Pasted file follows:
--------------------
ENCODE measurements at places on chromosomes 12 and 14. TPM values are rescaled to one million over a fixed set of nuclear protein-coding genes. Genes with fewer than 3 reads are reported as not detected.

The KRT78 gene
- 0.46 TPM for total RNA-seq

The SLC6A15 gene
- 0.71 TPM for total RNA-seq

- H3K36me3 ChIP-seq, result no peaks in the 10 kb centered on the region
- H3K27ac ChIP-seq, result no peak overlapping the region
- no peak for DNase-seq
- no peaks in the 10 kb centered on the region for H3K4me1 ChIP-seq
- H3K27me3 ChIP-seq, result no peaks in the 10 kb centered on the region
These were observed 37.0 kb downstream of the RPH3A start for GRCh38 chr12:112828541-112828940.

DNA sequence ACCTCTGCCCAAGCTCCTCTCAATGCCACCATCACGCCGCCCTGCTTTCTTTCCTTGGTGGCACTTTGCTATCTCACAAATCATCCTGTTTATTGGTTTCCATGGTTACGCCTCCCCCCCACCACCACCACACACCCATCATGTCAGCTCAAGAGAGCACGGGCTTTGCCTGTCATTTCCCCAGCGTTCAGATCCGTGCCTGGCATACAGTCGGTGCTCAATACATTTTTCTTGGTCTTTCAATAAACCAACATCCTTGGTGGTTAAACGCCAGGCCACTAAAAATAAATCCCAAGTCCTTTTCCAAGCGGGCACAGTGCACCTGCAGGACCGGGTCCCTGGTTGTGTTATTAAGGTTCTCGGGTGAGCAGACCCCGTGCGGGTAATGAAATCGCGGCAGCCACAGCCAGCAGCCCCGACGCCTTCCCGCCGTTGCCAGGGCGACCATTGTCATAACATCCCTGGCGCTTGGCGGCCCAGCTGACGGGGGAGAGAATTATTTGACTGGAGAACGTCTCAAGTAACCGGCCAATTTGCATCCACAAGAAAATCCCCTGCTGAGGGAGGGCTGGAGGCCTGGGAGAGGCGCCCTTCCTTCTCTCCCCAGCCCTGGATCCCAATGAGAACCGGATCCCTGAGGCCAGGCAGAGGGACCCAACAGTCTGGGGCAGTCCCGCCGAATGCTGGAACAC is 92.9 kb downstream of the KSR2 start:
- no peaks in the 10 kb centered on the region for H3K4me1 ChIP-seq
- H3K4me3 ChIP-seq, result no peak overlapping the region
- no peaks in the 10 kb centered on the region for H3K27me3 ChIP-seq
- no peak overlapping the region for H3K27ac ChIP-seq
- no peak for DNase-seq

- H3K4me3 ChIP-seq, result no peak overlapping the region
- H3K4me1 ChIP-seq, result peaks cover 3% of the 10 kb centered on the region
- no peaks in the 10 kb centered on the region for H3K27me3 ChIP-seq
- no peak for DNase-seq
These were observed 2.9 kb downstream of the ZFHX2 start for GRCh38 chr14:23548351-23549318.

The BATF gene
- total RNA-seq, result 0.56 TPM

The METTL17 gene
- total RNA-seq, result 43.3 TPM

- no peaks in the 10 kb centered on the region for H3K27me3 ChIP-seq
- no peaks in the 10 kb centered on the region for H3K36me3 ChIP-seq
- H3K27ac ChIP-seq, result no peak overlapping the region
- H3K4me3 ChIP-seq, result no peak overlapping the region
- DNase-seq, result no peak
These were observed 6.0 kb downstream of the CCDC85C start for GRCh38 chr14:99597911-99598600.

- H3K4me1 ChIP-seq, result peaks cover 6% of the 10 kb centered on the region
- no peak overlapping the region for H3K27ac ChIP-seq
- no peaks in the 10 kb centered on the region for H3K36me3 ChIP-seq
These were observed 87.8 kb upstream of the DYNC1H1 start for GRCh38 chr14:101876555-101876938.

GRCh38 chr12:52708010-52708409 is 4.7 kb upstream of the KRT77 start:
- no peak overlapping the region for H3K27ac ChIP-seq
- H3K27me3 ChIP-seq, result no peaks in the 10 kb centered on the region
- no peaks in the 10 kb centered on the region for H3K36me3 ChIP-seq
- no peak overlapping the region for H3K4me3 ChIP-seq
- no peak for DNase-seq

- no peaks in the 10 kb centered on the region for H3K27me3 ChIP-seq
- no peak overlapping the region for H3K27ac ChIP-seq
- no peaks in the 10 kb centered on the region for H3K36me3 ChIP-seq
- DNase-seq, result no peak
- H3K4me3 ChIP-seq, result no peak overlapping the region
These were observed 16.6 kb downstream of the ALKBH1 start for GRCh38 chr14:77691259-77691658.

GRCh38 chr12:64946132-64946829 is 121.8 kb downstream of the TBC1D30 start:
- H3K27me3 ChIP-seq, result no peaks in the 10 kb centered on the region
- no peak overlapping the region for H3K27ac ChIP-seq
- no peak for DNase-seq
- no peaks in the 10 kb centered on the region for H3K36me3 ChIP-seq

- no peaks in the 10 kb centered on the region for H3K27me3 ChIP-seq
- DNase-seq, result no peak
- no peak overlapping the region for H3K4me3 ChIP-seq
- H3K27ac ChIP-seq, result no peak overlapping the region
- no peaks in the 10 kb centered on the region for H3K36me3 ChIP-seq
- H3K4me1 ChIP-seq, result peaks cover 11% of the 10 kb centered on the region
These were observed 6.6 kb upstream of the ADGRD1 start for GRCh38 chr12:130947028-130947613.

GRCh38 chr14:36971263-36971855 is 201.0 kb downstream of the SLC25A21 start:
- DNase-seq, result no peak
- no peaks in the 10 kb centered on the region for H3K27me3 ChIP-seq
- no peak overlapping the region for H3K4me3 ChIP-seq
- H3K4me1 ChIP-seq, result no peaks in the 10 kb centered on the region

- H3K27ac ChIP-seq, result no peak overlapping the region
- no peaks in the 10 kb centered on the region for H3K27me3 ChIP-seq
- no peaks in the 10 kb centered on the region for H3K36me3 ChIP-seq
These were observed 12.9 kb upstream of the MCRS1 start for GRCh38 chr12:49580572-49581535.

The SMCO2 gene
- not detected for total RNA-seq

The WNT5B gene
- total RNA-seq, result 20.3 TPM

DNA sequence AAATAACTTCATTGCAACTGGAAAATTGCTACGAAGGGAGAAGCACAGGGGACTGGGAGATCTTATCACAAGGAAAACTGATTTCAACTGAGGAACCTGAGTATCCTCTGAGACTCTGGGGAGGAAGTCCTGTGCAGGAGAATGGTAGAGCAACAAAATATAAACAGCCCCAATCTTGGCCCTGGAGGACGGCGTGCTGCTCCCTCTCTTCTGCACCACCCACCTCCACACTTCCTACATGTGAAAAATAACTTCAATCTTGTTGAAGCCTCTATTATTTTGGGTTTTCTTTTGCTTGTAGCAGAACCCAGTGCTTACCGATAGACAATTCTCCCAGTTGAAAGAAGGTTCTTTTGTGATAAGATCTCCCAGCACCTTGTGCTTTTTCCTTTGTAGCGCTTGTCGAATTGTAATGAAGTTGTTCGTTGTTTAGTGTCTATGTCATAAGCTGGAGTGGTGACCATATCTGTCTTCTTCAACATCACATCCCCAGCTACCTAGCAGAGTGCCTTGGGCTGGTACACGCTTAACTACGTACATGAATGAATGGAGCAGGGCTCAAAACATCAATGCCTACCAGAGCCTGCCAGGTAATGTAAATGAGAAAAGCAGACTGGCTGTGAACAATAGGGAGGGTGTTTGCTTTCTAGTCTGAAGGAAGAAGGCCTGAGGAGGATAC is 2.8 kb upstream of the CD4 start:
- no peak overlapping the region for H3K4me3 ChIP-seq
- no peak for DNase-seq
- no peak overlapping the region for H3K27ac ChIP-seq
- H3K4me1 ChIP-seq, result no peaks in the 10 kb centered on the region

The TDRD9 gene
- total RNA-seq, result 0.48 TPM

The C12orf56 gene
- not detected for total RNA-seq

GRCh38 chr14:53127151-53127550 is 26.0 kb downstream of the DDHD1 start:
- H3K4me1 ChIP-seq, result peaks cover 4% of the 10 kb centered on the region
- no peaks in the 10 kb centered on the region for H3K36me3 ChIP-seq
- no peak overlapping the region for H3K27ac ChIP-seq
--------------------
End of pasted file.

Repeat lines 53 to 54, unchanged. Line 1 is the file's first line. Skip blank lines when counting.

- no peaks in the 10 kb centered on the region for H3K36me3 ChIP-seq

- no peaks in the 10 kb centered on the region for H3K27me3 ChIP-seq